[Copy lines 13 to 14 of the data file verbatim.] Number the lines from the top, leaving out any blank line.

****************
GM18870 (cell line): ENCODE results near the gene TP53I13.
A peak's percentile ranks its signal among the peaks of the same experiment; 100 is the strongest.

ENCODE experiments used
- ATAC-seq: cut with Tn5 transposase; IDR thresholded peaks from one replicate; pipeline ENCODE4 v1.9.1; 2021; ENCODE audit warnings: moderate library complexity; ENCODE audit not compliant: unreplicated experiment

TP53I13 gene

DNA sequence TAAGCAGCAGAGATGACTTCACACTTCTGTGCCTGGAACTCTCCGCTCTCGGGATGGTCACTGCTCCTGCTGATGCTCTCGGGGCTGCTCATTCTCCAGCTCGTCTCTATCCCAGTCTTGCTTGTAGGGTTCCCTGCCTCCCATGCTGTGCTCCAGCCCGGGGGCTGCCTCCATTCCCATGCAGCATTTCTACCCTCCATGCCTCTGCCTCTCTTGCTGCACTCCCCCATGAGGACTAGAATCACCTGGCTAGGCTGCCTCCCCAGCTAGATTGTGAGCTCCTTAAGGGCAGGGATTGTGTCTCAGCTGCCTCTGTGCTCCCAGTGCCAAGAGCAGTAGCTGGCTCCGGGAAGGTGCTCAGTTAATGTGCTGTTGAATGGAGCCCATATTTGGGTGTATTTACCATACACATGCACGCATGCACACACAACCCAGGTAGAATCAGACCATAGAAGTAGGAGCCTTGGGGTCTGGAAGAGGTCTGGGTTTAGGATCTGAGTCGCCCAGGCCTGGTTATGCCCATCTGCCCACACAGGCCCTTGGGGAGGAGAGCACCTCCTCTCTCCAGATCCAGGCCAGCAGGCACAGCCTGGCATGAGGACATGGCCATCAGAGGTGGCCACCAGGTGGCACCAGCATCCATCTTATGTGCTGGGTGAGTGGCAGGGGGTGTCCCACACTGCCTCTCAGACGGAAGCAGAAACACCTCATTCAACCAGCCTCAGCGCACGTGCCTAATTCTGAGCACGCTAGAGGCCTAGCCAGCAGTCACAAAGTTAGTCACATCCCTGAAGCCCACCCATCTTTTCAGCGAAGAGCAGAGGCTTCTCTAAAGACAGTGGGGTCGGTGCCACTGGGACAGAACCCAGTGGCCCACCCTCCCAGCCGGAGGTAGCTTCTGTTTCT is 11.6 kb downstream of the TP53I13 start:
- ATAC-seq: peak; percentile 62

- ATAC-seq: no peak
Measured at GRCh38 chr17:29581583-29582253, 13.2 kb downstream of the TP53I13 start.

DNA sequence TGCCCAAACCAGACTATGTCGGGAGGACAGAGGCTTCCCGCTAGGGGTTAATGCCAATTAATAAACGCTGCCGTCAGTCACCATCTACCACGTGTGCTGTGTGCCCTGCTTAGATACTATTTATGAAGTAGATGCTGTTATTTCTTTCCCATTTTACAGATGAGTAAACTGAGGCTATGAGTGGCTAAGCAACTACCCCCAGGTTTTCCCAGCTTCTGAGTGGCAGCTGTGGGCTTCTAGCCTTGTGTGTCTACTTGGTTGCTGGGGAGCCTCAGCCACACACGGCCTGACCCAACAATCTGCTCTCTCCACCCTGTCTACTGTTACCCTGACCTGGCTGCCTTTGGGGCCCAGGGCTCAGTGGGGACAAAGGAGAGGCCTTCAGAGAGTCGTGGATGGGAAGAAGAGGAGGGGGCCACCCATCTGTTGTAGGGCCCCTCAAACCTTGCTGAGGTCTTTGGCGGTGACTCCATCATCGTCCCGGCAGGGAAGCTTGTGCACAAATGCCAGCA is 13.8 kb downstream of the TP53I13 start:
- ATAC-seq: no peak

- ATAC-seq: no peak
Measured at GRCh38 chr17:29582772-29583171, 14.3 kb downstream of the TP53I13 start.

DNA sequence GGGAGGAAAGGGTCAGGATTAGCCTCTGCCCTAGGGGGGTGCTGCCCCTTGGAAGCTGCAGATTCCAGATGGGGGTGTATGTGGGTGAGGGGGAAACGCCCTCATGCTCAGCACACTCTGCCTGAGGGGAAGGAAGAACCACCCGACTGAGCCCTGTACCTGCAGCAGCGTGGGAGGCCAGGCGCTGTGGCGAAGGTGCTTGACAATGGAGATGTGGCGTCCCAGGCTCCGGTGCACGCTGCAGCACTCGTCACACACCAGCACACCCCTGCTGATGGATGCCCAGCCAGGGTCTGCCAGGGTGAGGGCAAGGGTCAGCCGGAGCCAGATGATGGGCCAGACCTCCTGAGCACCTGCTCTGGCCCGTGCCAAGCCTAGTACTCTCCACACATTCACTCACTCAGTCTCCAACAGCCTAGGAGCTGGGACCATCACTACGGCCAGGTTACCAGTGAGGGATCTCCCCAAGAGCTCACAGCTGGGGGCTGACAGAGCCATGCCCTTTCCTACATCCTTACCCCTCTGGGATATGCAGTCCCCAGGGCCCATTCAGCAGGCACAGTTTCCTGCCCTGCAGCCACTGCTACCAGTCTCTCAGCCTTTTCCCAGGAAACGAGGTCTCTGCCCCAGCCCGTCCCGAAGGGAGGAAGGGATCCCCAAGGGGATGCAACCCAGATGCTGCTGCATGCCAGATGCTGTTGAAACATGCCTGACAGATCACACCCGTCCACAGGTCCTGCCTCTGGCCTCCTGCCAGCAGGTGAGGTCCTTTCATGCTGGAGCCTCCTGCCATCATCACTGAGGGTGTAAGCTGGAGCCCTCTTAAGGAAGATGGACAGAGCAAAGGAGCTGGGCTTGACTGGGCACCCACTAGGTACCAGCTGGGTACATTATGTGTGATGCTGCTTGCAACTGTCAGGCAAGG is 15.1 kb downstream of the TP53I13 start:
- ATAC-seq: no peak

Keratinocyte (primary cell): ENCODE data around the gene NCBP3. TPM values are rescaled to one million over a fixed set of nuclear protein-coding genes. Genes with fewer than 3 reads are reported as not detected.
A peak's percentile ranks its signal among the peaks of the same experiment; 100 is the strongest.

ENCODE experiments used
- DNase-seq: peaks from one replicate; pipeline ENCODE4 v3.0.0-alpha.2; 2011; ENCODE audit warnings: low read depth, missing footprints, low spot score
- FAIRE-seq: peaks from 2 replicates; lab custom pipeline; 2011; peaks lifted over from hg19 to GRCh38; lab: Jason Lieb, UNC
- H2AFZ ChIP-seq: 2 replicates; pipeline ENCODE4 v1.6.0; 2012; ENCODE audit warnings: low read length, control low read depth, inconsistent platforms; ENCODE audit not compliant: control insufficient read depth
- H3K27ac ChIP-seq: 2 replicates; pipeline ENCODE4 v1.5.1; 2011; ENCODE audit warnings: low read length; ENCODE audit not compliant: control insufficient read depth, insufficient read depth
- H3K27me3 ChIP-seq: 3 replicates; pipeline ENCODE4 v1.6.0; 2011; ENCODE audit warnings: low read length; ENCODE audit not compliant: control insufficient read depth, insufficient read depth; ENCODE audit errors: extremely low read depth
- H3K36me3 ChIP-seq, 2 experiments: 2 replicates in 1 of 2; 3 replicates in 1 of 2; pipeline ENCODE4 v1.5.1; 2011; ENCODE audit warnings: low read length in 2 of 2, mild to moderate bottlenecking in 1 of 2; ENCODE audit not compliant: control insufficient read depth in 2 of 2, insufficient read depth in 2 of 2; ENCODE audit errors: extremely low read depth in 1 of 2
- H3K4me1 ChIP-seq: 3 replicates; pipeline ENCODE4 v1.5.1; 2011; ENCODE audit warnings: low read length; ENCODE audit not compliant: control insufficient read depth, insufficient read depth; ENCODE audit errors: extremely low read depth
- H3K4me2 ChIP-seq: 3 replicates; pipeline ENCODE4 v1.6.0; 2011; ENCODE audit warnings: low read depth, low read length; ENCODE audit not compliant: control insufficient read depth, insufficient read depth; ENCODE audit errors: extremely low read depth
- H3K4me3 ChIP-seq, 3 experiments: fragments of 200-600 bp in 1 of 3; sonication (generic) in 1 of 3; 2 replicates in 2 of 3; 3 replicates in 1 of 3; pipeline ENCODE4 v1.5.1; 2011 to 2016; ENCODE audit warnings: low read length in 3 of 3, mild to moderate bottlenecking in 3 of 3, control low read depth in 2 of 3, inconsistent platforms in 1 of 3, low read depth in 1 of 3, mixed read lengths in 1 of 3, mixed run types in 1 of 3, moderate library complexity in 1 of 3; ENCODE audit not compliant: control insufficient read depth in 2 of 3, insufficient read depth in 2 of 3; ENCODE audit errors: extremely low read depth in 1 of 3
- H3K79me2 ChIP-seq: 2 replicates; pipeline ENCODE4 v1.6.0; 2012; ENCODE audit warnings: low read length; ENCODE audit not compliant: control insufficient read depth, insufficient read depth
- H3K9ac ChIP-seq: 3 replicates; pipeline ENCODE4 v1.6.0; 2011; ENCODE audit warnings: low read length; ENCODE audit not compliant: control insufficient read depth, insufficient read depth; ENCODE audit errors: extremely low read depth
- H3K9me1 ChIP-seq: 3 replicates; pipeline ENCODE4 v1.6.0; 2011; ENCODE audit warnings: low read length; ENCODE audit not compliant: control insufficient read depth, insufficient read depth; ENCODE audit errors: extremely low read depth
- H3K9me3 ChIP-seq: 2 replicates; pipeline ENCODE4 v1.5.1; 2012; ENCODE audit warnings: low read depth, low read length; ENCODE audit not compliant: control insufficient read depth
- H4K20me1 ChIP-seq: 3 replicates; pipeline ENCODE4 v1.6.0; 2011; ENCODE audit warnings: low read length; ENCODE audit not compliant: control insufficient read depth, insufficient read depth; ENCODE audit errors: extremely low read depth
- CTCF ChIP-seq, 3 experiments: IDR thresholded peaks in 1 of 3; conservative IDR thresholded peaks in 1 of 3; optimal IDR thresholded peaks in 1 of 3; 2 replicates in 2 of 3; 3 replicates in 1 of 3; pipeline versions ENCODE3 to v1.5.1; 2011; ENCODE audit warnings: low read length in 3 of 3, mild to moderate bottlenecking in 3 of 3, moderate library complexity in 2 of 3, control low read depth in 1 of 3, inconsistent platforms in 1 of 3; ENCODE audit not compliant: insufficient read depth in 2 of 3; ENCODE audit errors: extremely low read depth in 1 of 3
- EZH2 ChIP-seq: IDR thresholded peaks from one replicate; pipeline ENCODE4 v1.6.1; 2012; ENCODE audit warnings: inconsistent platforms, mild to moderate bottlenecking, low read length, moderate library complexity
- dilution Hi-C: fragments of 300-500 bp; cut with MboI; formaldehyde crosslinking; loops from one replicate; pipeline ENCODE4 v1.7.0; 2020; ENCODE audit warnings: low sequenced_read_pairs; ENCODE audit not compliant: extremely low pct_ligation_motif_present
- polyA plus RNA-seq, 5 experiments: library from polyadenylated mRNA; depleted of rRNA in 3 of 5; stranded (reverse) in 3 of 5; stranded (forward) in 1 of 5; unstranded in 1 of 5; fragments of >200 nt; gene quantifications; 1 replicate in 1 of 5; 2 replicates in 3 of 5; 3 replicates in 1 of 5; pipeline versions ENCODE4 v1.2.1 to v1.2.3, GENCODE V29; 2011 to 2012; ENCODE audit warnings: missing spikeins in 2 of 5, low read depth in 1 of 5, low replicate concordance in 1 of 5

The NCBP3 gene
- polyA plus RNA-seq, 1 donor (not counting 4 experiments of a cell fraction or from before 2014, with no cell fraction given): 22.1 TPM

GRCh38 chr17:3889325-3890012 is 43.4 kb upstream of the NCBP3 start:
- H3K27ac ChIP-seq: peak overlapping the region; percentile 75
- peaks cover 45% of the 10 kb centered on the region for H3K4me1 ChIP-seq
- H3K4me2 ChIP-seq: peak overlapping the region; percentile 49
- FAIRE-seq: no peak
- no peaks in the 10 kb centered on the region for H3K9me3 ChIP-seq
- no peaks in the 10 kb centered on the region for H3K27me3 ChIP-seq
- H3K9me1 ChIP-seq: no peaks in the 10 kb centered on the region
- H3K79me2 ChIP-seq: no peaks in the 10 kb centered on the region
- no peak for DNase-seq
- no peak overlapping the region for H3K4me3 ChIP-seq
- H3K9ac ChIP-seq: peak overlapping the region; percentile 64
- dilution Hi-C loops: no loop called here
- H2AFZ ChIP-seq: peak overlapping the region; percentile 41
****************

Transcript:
Measured at GRCh38 chr17:29582772-29583171, 14.3 kb downstream of the TP53I13 start.

DNA sequence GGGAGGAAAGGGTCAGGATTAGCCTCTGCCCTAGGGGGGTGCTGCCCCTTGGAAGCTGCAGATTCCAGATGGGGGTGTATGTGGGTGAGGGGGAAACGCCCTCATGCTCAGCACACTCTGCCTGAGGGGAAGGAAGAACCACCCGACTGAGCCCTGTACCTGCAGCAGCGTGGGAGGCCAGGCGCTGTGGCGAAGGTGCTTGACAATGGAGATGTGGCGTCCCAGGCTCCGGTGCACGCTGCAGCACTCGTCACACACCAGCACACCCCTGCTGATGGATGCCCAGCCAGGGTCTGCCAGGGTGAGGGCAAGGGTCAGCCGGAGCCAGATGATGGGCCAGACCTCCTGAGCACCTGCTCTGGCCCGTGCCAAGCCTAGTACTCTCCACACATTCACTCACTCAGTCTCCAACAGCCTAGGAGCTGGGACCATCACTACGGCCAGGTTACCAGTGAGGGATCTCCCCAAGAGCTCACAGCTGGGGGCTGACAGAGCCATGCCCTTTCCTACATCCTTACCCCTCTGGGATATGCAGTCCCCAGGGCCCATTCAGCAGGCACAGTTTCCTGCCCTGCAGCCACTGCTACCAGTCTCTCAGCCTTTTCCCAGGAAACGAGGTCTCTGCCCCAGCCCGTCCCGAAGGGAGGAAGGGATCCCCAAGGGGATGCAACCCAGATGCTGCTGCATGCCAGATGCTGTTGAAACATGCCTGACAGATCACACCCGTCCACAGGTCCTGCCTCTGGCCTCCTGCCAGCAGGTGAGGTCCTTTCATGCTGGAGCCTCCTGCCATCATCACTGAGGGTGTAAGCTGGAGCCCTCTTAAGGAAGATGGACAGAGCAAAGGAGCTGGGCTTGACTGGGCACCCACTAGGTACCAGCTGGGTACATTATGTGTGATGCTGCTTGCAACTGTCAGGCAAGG is 15.1 kb downstream of the TP53I13 start: